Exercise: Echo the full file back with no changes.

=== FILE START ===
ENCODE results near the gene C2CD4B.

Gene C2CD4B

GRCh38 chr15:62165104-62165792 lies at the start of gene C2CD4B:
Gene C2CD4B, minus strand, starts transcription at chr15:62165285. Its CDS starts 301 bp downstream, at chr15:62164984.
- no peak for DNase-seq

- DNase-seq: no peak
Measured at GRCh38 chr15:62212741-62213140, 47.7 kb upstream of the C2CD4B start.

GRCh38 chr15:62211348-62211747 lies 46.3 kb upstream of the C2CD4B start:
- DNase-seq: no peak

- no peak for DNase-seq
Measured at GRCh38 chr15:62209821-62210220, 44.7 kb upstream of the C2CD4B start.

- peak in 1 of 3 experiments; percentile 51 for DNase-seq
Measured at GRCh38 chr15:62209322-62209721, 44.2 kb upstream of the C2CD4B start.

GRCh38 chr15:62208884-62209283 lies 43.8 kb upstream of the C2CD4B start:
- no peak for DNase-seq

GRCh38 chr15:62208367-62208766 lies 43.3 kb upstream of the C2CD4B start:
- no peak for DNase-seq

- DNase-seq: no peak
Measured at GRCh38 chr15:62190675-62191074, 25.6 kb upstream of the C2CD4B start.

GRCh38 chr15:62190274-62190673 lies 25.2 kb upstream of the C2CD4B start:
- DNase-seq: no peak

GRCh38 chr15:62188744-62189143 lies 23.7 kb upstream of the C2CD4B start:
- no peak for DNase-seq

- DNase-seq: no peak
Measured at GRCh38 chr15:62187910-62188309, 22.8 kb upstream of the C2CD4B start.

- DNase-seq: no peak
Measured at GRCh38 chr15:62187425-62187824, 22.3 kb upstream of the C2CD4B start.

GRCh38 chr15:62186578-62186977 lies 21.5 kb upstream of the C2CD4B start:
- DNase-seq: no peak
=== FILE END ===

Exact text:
ENCODE results near the gene C2CD4B.

Gene C2CD4B

GRCh38 chr15:62165104-62165792 lies at the start of gene C2CD4B:
Gene C2CD4B, minus strand, starts transcription at chr15:62165285. Its CDS starts 301 bp downstream, at chr15:62164984.
- no peak for DNase-seq

- DNase-seq: no peak
Measured at GRCh38 chr15:62212741-62213140, 47.7 kb upstream of the C2CD4B start.

GRCh38 chr15:62211348-62211747 lies 46.3 kb upstream of the C2CD4B start:
- DNase-seq: no peak

- no peak for DNase-seq
Measured at GRCh38 chr15:62209821-62210220, 44.7 kb upstream of the C2CD4B start.

- peak in 1 of 3 experiments; percentile 51 for DNase-seq
Measured at GRCh38 chr15:62209322-62209721, 44.2 kb upstream of the C2CD4B start.

GRCh38 chr15:62208884-62209283 lies 43.8 kb upstream of the C2CD4B start:
- no peak for DNase-seq

GRCh38 chr15:62208367-62208766 lies 43.3 kb upstream of the C2CD4B start:
- no peak for DNase-seq

- DNase-seq: no peak
Measured at GRCh38 chr15:62190675-62191074, 25.6 kb upstream of the C2CD4B start.

GRCh38 chr15:62190274-62190673 lies 25.2 kb upstream of the C2CD4B start:
- DNase-seq: no peak

GRCh38 chr15:62188744-62189143 lies 23.7 kb upstream of the C2CD4B start:
- no peak for DNase-seq

- DNase-seq: no peak
Measured at GRCh38 chr15:62187910-62188309, 22.8 kb upstream of the C2CD4B start.

- DNase-seq: no peak
Measured at GRCh38 chr15:62187425-62187824, 22.3 kb upstream of the C2CD4B start.

GRCh38 chr15:62186578-62186977 lies 21.5 kb upstream of the C2CD4B start:
- DNase-seq: no peak